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Phenytoin sodium (marketed as Dilantin® by Parke-Davis, now part of Pfizer) was approved by the Food and Drug Administration in 1953 as an anti-convulsant.

Phenytoin (diphenylhydantoin) was first synthesized by a German physician named Heinrich Biltz in 1908. Biltz sold his discovery to Parke-Davis, which did not find an immediate use for it. In 1938, outside doctors discovered phenytoin's usefulness for controlling seizures, without the sedation effects associated with phenobarbital. There are some indications that phenytoin has other effects, including anxiety control and mood stabilization, although it has never been approved for those purposes by the FDA.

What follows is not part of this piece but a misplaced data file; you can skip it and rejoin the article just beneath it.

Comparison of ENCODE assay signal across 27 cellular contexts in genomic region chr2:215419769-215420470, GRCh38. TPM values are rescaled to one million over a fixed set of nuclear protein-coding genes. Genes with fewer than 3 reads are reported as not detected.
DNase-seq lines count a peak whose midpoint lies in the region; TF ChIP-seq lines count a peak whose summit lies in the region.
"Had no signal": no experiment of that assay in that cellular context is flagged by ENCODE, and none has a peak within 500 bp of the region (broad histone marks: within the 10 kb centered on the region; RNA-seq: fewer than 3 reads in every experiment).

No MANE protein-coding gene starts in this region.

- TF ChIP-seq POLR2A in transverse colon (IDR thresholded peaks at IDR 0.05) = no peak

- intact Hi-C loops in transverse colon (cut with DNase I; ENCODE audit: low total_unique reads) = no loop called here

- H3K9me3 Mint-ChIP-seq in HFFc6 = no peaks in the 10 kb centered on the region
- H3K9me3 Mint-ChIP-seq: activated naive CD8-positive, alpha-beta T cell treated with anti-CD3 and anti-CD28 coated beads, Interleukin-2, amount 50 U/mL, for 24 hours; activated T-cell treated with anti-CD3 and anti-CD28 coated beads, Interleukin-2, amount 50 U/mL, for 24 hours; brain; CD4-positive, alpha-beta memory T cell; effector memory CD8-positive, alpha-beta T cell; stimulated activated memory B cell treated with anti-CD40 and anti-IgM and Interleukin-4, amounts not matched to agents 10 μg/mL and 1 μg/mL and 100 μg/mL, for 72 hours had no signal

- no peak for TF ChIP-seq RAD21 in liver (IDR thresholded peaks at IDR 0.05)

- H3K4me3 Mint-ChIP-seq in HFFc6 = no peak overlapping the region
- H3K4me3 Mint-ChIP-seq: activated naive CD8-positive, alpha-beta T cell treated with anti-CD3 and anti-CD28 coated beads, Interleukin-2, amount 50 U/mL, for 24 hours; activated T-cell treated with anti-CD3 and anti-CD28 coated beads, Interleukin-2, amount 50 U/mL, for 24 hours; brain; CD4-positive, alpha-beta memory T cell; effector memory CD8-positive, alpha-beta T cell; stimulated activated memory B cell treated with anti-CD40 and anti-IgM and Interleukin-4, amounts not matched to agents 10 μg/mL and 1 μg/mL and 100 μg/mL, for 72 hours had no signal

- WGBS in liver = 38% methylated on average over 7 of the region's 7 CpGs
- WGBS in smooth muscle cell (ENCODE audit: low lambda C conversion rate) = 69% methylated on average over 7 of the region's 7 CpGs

Jack Dreyfus, founder of the Dreyfus Fund, became a major proponent of phenytoin as a means to control nervousness and depression when he received a prescription for Dilantin in 1966. Despite more than $70 million in personal financing, his push to see phenytoin evaluated for alternative uses has had little lasting effect on the medical community. This was partially due to Parke-Davis's reluctance to invest in a drug nearing the end of its patent life, and partially due to mixed results from various studies.

There is some evidence that phenytoin can be teratogenic, and that it may accumulate in the cerebral cortex over long periods of time. Despite this, the drug has a long history of safe use, making it one of the more popular anti-convulsants prescribed by doctors, and a common "first line of defense" in seizure cases. Due to patent expiration, phenytoin is available in generic form at relatively low cost, making it one of the more affordable seizure control medications. It is available in extended release capsules and injectable forms.

In 1995, Warner-Lambert, then producer of Dilantin, was fined $10 million after pleading guilty to charges that it hid quality control failures from regulators during the period 1990-1992.